When a House Feels Like a Home

It’s been ten years since I moved into my little house. It has changed so much, and that’s a good thing. I liked the location but not the house. It was vacant. I saw it three Sundays in a row. The third time I looked at it, I decided I could live there.

It was the valley oak tree out the kitchen window that did it, the tree that belongs to the neighbors behind me.

The house was small, just 240 sq feet bigger than a third of the size of the one I was leaving. But what did I need a big house for? It was just me and my youngest, and the miniature Dachshund.  Daughter would be off to college the following year.

The house was such a fixer upper that I closed my antique shop to concentrate on the umpteen issues I had inherited with the house – broken freezer, broken stove vent, temperamental oven, hole in the hallway closet where the water heater had been, rotten cabinet under the kitchen sink, crappy dishwasher, crappy kitchen sink, etc. It took a year to get it all fixed.

The youngest left for her sophomore year of college, and her brother moved in. He had failed to launch from his dad’s. His sisters thought he needed a change of scenery. It lasted five months and then he was gone to a studio apartment.  Somewhere in there, I babysat an incontinent Chihuahua while his older sister went to Israel for three weeks and left her dog in his care.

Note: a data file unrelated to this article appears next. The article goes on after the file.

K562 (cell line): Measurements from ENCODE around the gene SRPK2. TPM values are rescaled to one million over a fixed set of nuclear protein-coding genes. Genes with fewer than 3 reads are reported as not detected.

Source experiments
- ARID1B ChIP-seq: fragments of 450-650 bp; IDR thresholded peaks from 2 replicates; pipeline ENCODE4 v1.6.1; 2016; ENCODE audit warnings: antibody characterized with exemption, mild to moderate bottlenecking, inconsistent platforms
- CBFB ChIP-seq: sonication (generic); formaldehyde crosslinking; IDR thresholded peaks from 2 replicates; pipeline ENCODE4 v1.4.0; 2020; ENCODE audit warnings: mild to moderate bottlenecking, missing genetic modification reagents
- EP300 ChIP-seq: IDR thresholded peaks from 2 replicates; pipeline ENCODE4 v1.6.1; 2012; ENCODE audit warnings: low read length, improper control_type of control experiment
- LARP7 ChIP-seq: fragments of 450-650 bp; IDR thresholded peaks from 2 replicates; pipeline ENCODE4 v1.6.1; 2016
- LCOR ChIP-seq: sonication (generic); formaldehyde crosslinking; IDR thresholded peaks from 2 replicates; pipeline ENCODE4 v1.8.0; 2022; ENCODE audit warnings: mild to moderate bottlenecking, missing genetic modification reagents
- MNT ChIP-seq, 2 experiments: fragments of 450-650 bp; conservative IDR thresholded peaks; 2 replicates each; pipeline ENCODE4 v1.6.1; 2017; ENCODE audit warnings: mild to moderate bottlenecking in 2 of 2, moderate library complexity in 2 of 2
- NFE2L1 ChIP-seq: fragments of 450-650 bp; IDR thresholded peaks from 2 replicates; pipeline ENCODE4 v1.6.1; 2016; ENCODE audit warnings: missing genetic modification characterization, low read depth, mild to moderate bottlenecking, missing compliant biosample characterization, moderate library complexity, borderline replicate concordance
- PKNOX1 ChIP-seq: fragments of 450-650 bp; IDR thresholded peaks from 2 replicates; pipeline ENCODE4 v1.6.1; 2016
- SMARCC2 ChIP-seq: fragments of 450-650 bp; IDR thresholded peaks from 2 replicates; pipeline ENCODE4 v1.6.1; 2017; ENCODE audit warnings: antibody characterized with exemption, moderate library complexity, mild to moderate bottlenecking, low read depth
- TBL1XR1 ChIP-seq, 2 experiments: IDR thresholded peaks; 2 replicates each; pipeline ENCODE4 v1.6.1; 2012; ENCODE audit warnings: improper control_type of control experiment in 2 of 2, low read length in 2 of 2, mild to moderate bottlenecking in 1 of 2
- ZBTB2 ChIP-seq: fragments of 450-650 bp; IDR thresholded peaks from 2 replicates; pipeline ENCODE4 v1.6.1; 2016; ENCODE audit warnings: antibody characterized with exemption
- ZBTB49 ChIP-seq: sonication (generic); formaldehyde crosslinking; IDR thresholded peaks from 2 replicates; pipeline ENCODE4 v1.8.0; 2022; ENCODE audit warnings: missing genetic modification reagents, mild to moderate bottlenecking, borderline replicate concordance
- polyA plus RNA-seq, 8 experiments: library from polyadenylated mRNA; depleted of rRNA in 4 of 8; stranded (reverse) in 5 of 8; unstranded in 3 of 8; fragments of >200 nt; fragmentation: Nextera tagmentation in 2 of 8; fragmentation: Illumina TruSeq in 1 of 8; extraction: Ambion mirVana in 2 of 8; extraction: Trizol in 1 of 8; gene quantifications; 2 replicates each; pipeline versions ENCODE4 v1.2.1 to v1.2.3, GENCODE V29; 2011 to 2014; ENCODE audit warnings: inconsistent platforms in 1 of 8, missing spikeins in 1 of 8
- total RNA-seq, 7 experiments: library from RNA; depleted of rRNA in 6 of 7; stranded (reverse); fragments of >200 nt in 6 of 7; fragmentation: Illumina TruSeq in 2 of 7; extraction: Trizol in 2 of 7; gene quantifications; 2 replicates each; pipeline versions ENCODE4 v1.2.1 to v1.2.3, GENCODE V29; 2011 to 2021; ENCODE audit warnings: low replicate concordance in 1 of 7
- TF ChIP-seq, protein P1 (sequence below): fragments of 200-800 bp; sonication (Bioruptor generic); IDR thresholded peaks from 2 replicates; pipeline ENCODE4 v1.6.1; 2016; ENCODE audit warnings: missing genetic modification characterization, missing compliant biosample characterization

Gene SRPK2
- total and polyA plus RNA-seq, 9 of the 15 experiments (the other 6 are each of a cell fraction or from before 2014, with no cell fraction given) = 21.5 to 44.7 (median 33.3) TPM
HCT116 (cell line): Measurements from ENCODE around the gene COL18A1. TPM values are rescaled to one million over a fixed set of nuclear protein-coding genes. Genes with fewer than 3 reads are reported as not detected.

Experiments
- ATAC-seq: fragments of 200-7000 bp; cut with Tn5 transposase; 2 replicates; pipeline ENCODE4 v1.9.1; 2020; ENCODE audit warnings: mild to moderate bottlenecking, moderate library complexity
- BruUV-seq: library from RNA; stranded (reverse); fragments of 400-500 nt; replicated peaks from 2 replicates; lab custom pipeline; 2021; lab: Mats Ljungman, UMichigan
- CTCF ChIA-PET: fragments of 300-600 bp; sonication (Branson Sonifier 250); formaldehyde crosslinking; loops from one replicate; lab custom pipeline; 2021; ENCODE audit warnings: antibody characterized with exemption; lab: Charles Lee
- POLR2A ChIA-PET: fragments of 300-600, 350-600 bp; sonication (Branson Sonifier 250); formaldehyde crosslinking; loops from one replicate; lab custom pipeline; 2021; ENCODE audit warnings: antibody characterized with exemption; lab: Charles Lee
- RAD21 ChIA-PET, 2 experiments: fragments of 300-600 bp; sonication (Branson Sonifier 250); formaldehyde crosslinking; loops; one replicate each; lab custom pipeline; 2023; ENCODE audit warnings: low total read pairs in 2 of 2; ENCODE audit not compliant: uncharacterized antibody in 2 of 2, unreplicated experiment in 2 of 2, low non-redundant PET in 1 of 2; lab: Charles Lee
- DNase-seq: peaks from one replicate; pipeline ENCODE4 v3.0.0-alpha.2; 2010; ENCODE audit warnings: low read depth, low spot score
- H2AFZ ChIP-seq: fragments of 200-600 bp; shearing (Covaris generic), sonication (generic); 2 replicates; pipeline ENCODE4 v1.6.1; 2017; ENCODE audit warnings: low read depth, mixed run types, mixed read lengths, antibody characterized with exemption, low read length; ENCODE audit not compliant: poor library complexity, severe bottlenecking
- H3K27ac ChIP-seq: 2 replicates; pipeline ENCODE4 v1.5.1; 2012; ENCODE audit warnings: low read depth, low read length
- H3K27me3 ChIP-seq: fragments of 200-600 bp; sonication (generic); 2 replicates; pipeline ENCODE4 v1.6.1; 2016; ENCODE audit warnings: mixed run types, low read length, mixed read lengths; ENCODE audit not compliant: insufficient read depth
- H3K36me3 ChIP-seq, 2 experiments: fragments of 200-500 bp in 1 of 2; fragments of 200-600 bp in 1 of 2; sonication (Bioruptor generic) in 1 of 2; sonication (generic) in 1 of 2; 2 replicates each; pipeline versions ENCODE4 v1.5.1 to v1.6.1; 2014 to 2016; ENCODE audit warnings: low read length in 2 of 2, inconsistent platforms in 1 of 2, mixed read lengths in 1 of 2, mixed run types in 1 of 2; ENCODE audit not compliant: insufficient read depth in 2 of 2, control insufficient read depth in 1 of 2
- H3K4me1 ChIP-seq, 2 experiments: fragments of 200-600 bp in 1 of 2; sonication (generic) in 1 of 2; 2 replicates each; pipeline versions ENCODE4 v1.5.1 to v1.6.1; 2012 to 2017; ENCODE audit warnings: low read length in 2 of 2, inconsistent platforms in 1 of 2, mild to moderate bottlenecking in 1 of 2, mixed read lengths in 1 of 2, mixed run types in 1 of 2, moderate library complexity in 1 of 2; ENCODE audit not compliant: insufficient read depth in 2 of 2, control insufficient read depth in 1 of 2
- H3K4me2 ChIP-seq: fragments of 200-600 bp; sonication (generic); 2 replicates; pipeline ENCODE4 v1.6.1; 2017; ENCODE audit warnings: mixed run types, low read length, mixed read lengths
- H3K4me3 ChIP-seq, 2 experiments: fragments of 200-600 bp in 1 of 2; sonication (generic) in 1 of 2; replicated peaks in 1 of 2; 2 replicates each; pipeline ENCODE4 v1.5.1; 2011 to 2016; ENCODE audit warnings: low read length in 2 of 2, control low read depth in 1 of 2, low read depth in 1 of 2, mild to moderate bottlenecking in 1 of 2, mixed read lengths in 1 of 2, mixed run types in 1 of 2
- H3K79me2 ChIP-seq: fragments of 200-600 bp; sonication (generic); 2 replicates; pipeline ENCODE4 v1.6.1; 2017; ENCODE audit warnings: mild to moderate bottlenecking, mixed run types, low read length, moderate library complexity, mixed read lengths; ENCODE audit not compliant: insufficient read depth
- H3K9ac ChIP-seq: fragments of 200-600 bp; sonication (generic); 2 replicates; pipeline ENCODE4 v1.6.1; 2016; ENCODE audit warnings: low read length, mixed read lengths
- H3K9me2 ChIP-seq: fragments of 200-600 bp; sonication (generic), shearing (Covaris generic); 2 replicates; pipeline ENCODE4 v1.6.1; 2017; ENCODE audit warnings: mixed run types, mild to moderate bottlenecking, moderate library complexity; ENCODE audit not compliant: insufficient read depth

I sold pioneer outfits out of that house for five years, both to local kids and also to families across the country.  I got a puppy in that house, right after I added 300 square feet – a big new laundry room, a third bathroom, and a sewing room, plus a new door out to the new hot tub.

My plan was to sew pioneer clothes forever. But then life happened. My sister needed me. I went to the Midwest to get her and bring her here to live with me. After a year, she had to go to a home where she would have 24/7 care, but I was glad I could get her health issues dealt with and to help her make the transition.

When I found out the local contractor was only two years from retirement, I recruited him to redo my kitchen and knock down a wall. The house was transformed into something way better than what I’d seen those three Sundays in a row back in 2011.

Now it’s the tenth anniversary of move-in day. The old dog is in doggie heaven, the puppy is almost five, and she has a roommate, a smaller crazy rescue dog with a big attitude.

The yard and house have been transformed, front and back, and it is now my house, through and through.

It takes years to make a house a home. It’s a work in progress with potential upgrade ideas still rolling around in my head.

And it’s still in a great location with wonderful neighbors who take in my newspapers when I’m not here and pick up avocados for me at Costco.

And my son has come back, and his little dog, too.



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